(Last Updated on : 21/06/2013)
Rao Jodha, the chief of Rathore clan, got the Mehrangarh fort of Jodhpur constructed in 1459. It is situated on 150 m high hill and can be reached from the city through a circular road. It is one of the largest and most magnificent forts in India. Mehrangarh fort of Jodhpur, Rajasthan has 7 gates, which need to be crossed before reaching the main complex.
There is a chhatri of a soldier Kirat Singh Soda to the left of the Mehrangarh fort. He fell while defending the fort against the armies of Amber on the stop where the chhatri now stands. There is a gate named Jayapol (meaning victory) built by Maharaja Man Singh to celebrate the defeat of Jaipur and Bikaner. Maharaja Ajit Singh also constructed a gate called Fattehpol (meaning victory) to commemorate the win over Mughals. Another gate called Lohapol (meaning iron gate) has palm imprints of the queens of Maharaja Man who immolated them in an act of sati.
As with many other forts and palaces of Rajasthan, Mehrangarh too, encloses within its heart a legend that took birth during its construction. It is believed that to build a fort, a sage had to be forced out from the hill. Enraged, this sage cursed that the construction of the fort will see severe problems relating to water availability. To ward off the ramifications of this curse, a man offered to bury himself alive in the foundation of the fort. Today, this story has little credibility amongst tourists, though what is quieting obvious is that Mehrangarh Fort reminds them of the royal past of the Rajput. It is a legacy of the courageous denizens who once inhabited the fort.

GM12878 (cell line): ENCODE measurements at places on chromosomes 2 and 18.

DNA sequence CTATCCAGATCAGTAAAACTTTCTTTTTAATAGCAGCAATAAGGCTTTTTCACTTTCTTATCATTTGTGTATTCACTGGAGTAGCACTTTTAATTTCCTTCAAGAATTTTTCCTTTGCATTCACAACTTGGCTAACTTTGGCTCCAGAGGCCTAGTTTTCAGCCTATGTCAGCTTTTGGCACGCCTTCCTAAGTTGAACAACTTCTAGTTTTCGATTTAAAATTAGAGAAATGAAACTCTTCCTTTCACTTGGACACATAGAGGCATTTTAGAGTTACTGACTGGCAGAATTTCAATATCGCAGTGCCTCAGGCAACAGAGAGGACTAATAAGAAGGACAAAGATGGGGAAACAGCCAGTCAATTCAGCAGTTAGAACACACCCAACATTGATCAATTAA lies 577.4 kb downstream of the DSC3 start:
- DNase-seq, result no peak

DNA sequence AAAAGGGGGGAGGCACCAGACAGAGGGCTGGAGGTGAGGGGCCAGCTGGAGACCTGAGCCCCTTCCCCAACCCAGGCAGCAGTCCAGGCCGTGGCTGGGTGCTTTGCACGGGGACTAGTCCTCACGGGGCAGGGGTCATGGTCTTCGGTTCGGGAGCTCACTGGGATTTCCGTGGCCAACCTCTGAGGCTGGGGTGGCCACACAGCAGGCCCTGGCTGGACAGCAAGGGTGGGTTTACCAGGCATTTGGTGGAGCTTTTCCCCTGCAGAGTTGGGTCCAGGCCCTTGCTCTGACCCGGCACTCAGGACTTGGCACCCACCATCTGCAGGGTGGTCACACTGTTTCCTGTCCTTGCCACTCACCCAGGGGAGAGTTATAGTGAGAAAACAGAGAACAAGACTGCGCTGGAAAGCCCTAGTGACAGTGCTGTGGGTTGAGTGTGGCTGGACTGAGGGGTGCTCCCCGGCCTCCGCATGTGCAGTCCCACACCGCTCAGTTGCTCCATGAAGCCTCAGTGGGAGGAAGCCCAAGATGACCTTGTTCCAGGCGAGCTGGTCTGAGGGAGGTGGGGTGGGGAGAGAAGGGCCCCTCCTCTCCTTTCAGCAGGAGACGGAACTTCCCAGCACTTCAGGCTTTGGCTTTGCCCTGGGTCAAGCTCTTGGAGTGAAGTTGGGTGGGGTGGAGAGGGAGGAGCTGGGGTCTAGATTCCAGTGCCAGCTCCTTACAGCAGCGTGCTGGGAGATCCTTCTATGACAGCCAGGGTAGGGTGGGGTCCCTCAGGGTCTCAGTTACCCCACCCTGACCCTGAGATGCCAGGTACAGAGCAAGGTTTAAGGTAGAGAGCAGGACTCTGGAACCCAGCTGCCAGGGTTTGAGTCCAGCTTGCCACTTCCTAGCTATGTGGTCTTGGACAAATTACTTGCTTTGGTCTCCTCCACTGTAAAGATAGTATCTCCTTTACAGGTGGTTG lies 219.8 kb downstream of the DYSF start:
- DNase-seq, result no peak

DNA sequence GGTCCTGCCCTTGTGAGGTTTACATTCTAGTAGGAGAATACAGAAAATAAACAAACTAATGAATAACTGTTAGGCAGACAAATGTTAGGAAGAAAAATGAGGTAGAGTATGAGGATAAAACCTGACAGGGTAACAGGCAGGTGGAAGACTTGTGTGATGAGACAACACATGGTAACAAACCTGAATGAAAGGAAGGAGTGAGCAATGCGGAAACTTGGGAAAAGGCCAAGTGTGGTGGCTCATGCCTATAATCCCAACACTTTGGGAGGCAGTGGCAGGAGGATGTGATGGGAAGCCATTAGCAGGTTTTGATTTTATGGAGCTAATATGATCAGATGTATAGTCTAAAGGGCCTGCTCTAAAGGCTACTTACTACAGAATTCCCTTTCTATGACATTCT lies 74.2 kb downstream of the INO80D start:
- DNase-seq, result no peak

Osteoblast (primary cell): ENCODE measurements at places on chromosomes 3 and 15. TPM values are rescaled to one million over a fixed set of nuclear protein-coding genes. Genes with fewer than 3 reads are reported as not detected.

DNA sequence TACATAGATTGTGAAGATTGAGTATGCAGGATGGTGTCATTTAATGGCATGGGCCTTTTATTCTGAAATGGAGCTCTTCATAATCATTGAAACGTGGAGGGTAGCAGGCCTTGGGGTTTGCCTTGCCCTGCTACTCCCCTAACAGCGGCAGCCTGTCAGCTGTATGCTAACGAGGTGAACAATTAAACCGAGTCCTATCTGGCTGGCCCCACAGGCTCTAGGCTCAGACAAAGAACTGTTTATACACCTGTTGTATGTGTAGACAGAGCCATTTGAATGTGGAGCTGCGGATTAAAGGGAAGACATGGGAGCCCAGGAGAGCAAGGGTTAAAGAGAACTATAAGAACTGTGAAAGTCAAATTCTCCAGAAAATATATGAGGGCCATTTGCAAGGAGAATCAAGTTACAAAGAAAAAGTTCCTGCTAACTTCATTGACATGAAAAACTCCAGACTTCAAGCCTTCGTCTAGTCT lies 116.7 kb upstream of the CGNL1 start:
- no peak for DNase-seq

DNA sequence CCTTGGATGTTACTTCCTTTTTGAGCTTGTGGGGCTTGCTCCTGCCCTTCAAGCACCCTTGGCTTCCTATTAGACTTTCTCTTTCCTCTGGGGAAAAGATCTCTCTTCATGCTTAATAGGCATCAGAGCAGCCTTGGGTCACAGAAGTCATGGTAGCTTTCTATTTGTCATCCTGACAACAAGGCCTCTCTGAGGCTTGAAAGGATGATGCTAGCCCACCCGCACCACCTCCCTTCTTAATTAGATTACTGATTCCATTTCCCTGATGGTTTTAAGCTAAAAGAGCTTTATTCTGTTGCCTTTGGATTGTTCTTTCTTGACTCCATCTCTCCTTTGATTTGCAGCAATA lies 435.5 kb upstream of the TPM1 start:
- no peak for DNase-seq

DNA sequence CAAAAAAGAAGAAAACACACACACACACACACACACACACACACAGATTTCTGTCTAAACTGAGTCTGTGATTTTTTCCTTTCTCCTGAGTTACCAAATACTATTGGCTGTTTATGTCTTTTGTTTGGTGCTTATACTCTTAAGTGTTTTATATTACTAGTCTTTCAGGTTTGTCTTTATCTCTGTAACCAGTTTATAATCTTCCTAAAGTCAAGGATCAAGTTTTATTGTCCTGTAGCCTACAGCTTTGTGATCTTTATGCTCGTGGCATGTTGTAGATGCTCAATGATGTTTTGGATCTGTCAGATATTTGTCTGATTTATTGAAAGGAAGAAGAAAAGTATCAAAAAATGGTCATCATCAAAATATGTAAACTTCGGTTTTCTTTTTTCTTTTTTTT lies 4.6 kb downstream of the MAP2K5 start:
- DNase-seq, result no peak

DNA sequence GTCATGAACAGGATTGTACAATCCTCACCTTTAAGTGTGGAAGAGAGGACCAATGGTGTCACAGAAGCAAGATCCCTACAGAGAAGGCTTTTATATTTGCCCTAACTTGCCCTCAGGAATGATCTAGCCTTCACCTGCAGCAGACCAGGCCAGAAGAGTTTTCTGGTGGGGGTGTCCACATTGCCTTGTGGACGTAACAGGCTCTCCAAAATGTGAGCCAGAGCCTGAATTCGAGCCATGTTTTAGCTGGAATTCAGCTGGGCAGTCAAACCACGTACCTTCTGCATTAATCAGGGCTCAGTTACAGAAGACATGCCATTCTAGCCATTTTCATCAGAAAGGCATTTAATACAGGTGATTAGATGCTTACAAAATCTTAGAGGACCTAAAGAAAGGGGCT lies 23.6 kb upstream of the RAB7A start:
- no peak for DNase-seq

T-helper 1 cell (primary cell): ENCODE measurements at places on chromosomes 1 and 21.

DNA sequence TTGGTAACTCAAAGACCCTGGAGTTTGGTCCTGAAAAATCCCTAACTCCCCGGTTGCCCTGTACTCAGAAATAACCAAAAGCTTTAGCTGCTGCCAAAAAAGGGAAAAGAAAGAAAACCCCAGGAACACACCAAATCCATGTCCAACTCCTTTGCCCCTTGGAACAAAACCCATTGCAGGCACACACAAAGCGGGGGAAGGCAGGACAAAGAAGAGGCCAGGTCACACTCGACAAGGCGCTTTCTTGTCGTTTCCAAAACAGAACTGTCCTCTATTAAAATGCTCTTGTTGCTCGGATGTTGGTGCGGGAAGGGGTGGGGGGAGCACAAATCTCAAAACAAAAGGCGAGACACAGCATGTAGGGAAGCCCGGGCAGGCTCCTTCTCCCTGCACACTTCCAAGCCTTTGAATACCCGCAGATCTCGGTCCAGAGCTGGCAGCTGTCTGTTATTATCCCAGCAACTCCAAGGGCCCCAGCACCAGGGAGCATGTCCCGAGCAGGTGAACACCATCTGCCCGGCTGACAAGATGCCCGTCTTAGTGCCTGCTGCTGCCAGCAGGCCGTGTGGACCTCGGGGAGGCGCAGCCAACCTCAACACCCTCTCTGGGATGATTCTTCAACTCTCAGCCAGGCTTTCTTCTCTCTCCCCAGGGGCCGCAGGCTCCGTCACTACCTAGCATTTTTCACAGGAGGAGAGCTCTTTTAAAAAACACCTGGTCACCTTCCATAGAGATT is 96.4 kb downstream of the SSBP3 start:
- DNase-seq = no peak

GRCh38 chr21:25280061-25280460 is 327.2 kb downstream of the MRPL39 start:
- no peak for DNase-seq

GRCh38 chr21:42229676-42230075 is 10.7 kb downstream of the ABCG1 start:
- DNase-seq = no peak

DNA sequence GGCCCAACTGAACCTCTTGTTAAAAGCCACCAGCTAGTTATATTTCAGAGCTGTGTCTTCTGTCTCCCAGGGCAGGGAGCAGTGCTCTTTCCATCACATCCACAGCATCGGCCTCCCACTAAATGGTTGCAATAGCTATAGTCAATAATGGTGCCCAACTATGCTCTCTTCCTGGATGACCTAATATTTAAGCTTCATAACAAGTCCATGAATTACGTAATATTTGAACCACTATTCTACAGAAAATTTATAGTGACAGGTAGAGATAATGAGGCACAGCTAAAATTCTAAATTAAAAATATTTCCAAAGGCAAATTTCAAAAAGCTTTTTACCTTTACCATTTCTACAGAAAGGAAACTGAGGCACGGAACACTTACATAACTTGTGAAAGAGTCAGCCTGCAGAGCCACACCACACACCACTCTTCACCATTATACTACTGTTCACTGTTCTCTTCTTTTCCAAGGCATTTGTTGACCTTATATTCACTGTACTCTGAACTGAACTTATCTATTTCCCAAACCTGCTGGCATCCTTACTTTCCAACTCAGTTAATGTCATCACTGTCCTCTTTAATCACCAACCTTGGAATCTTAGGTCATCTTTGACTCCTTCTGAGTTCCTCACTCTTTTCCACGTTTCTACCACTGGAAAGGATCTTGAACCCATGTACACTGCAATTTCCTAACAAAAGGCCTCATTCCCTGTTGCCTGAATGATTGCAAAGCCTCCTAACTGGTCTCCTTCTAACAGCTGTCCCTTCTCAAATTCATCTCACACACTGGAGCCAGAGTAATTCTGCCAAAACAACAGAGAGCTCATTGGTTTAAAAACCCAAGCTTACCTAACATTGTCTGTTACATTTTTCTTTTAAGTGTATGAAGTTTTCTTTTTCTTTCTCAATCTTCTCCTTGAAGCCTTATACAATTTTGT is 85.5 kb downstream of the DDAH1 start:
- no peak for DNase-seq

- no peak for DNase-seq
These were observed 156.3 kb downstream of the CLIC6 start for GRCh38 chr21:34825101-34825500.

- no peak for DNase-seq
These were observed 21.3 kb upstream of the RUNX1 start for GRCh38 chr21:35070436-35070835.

The then entrance consisted of a boulder, which had two holes in which were inserted wooden logs to provide a provisional barrier. Beyond the Lakhna Pol is the Loha Pol (Iron Gate) dating back to the 15th century, although the façade that you see today was again the contribution of Rao Maldeo in the 16th century. The handprints of 15 royal satis, Jodhpur queens who burnt themselves on the funeral pyres of their husbands, are a chilling reminder to the barbaric custom, which was very much in vogue in Rajasthan. It was the considered an honor by the women themselves to sacrifice their lives for their men folk.
So much so, that when Maharaja Ajit Singh died in 1731, no fewer than six of his wives and fifty-eight of his concubines burnt themselves on his funeral pyre and although sati was made illegal by the British governor general William Bentick in 1829, the last recorded case of sati occurred in Jodhpur as recently as 1953. Just next to it is the Suraj Pol or Sun Gate, one of the oldest gates in the complex. This gate is one of the oldest in the Mehrangarh fort, and on entering it you will come across a flight of stairs, which takes you to the Moti Mahal, one of the loveliest palaces in the complex.
Site & Architecture